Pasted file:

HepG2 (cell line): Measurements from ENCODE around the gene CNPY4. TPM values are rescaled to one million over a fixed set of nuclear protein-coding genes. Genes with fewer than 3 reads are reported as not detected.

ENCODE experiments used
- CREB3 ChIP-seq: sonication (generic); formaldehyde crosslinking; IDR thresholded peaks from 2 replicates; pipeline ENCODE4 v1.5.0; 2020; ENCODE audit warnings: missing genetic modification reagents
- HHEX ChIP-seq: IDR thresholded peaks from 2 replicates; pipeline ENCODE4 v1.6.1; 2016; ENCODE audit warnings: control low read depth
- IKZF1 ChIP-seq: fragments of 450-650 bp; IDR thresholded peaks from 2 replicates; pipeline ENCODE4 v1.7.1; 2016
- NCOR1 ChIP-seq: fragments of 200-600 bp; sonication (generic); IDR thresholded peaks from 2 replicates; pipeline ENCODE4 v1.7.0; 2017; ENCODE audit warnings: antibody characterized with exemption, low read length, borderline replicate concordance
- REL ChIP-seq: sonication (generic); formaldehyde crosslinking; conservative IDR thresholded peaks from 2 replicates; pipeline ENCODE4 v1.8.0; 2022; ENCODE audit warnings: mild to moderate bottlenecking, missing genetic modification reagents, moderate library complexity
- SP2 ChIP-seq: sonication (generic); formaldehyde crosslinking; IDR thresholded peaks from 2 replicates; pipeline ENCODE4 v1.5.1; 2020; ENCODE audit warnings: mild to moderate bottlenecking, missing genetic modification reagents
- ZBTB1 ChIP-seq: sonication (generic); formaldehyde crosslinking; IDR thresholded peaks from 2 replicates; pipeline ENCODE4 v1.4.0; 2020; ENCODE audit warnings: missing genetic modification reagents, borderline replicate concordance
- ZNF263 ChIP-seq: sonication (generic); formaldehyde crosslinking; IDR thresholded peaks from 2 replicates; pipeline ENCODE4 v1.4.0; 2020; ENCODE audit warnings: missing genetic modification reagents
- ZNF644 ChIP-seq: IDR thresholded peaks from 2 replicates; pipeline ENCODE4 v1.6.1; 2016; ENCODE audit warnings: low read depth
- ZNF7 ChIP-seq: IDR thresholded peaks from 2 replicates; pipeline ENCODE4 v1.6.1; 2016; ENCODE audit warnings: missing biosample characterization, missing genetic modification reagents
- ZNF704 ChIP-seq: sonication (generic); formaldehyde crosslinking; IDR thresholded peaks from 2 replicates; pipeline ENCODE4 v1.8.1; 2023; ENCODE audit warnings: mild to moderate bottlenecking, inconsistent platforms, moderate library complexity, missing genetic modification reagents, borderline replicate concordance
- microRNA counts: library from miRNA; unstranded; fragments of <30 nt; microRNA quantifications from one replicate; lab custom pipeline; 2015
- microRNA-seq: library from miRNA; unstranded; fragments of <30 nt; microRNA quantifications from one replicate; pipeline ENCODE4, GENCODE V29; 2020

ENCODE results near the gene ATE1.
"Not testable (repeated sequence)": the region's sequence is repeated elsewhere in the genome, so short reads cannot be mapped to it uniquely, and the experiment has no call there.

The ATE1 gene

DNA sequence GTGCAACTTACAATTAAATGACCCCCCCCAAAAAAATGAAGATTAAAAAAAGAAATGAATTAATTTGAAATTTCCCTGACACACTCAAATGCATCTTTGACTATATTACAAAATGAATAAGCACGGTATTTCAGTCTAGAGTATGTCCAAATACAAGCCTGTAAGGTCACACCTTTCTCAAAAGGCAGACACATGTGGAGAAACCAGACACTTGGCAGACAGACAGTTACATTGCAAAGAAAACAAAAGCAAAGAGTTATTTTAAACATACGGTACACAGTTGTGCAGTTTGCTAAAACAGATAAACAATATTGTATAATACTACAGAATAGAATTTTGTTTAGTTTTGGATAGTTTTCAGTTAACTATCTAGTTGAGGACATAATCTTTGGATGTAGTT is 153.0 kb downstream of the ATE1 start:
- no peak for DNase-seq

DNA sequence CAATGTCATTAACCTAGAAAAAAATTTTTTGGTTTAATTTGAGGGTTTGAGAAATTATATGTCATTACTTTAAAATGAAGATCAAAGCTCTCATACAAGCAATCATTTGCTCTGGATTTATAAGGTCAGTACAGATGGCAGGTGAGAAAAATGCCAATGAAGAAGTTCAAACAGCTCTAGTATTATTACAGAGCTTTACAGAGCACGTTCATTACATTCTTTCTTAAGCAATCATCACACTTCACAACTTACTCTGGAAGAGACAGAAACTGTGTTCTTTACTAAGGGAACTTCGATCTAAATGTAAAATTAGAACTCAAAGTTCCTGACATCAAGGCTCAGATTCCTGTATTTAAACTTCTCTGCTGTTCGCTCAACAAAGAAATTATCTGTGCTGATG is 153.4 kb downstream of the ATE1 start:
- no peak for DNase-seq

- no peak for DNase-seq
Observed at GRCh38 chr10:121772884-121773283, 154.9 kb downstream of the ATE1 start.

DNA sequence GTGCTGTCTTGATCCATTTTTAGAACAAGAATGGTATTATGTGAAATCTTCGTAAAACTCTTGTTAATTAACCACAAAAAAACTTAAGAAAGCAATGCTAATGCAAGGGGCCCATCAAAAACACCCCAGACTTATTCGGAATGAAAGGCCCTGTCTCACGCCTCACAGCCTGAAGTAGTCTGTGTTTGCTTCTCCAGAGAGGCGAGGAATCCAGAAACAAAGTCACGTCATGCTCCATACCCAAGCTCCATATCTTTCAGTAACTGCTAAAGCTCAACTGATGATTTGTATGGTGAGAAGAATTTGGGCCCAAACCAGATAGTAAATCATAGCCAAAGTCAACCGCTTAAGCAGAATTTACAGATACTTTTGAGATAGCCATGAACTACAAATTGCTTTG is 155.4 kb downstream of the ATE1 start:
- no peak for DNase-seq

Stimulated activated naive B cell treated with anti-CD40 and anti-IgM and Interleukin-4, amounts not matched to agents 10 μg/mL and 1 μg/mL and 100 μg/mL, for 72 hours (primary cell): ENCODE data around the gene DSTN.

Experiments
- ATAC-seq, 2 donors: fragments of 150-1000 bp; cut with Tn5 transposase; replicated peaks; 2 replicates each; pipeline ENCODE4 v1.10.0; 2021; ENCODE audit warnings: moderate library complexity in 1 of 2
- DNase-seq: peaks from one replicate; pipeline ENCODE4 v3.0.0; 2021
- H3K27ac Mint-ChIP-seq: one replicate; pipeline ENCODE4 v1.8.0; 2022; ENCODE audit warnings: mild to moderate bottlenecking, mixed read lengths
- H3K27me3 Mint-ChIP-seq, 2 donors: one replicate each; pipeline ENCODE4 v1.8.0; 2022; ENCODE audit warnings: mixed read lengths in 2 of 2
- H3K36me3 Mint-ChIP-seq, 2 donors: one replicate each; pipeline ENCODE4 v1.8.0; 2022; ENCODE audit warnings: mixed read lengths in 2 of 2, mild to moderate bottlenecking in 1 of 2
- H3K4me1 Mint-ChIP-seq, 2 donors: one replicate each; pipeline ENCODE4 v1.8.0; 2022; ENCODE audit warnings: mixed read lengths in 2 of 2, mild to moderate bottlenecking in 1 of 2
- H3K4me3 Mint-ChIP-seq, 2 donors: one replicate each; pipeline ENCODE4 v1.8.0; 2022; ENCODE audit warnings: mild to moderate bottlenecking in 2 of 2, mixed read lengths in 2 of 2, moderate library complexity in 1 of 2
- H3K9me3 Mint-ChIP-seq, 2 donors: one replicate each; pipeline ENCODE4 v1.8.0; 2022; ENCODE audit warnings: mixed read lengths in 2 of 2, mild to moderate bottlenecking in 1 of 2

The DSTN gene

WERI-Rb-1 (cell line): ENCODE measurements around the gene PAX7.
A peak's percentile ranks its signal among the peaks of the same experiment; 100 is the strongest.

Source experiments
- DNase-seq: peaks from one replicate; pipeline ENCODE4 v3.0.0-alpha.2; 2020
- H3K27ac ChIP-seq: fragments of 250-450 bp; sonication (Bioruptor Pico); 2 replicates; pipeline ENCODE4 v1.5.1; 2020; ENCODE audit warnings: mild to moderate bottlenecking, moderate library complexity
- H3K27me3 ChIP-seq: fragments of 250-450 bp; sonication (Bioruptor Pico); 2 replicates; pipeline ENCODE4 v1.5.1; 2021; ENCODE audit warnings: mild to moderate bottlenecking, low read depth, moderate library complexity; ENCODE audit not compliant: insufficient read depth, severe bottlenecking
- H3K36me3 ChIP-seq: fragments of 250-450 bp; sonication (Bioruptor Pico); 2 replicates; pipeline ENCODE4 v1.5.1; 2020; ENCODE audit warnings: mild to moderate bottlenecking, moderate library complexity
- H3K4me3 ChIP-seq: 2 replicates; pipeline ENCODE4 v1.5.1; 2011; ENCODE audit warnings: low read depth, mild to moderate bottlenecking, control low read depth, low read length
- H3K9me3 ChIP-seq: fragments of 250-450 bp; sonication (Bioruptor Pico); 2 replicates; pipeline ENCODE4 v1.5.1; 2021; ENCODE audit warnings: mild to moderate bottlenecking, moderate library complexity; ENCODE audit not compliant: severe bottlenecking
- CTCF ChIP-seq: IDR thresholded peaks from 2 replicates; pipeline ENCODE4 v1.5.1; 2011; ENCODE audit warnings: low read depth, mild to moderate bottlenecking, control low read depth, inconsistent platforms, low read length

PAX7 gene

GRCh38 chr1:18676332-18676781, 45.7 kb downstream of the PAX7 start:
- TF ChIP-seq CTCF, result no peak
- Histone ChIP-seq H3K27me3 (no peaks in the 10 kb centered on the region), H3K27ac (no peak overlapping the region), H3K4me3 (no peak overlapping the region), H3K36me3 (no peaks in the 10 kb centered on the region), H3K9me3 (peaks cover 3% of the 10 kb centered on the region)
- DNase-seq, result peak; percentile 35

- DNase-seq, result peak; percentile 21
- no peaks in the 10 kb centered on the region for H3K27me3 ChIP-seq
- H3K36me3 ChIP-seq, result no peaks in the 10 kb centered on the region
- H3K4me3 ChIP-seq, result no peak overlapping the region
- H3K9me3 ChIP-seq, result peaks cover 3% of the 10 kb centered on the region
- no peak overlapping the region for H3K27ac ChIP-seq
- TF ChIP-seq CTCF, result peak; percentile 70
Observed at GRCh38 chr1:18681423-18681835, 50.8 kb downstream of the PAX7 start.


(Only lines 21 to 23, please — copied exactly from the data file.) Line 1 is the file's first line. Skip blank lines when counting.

DNA sequence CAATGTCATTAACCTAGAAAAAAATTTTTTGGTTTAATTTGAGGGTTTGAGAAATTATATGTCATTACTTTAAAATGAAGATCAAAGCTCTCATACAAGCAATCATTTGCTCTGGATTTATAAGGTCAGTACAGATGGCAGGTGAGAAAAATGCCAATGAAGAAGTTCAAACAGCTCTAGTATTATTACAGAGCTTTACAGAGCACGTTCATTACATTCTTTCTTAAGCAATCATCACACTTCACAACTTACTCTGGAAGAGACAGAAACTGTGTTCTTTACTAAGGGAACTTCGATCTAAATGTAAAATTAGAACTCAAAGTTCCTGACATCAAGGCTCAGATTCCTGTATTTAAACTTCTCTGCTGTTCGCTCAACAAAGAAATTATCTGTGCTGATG is 153.4 kb downstream of the ATE1 start:
- no peak for DNase-seq

- no peak for DNase-seq